Cliff Mason: Support for Acting Chief John De La Rosa "unwavering"

Riverside Police Officers' Association President Det. Cliff Mason has assured us all along with his union members (who he speaks for) that the police officers' support of acting Police Chief John De La Rosa is "unwavering" and that everything happened the way that it should have happened involving the traffic stop and report writing. Mason is to be commended for making a public statement as he has done during the past couple of days, even if it's to back the department's leadership and/or supervisors which might have forced two patrol officers to act in questionable ways which is very interesting.

So with that established, then it appears that Mason is saying that the department's cool with the idea of Hudson making the final decision which is good to know that the department is happy with that, because Mason represents and speaks for the membership of the RPOA and probably consulted with his members on their feelings on the matter before submitting his official response on the union's behalf.

One of his predecessor's, then Officer and now Sgt. Pat McCarthy was left to fill that same role several years ago when the police chief needed the union's support while being investigated for an alleged domestic violence incident. Previously Mason had said that the officers were "extremely professional" even though two of them didn't submit incident reports for the traffic collision. Not to mention that a responding sergeant submitted a report where drinking had been suspected, the motorist didn't recall how he smashed his car and yet no field sobriety test was conducted. In fact, neither the words, "alcohol" or "drugs" were included in that report at all. The report was actually dated the previous day and apparently wasn't signed off by a supervisor. The officers might have been "extremely professional" as Mason said, but there has to be a distinction made between "extremely professional (officers)" and "extremely professional conduct" meaning that you can have the former doing the latter in most situations but clearly not all the time as in this case. Maybe you had professional officers who had conducted many similar evaluations of motorists before in a very professional manner but were told not to do so in this case because the police chief was the prospective suspect and future criminal defendant.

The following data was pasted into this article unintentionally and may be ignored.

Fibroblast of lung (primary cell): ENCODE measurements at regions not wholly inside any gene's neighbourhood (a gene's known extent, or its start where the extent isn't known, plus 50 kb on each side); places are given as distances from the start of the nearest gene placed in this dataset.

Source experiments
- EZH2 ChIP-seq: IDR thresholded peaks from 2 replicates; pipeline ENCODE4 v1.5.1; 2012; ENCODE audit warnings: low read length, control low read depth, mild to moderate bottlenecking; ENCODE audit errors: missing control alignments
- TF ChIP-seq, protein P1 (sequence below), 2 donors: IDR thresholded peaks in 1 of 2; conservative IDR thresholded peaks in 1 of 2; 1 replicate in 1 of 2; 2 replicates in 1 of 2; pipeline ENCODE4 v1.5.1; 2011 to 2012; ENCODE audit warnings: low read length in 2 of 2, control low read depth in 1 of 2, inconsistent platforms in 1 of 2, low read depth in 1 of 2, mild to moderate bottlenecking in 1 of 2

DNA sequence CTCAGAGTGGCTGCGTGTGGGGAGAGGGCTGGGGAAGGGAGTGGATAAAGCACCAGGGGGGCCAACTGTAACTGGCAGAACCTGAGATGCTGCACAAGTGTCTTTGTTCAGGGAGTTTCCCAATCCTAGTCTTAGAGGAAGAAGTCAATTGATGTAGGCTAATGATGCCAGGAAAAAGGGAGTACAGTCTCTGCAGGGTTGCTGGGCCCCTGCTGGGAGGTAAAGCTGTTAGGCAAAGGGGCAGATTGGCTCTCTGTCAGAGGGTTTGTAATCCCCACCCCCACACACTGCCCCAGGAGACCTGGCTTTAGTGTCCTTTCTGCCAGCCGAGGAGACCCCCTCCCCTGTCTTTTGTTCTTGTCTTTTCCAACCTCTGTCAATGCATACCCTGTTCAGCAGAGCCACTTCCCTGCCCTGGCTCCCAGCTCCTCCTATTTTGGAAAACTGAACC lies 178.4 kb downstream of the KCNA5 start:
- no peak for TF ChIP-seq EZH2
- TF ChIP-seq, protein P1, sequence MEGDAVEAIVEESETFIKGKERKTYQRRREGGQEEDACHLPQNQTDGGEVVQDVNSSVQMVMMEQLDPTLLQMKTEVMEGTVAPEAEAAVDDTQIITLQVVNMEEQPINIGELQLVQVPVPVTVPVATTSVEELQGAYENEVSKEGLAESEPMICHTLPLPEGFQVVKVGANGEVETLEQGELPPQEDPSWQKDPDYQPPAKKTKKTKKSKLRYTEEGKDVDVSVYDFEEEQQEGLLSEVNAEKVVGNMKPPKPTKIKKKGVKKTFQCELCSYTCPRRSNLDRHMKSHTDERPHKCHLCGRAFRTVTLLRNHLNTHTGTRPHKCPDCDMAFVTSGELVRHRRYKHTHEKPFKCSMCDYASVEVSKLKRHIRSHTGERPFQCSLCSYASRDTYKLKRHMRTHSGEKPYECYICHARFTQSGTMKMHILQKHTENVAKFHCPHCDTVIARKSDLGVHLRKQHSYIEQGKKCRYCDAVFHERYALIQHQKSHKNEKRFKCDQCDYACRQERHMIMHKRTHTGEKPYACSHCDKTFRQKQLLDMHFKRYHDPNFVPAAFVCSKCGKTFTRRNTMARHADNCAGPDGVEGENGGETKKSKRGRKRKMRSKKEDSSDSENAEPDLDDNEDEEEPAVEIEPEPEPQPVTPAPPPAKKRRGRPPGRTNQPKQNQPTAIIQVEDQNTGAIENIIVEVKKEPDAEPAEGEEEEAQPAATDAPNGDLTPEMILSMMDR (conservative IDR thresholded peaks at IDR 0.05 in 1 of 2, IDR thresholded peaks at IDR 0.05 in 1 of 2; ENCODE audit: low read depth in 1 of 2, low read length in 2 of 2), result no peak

The question has been asked outside the department if not inside of it. What if you're a professional officer who's asked or told to behave unprofessionally by a supervisor or member of management? What are your avenues in the RPD? What happens if you say, "no"?

It's not clear whether Mason made that distinction between "extremely professional officers" and "extremely professional conduct". Otherwise it makes it seem that he believes that failure to write reports or failure to properly evaluate a "potential DUI" is professional conduct. But according to Mason, there appears to be no complaints coming from his troops about the decisions made by Hudson, who is the new chief because De La Rosa is his new "at will" employee.

Current president of the Riverside Police Adminstrators' Association, Lt. Bob Williams hasn't yet made a public comment even though at least one of the involved officers was a member of his union.

Will "Sweeping" Investigation Sweep it Under the Rug?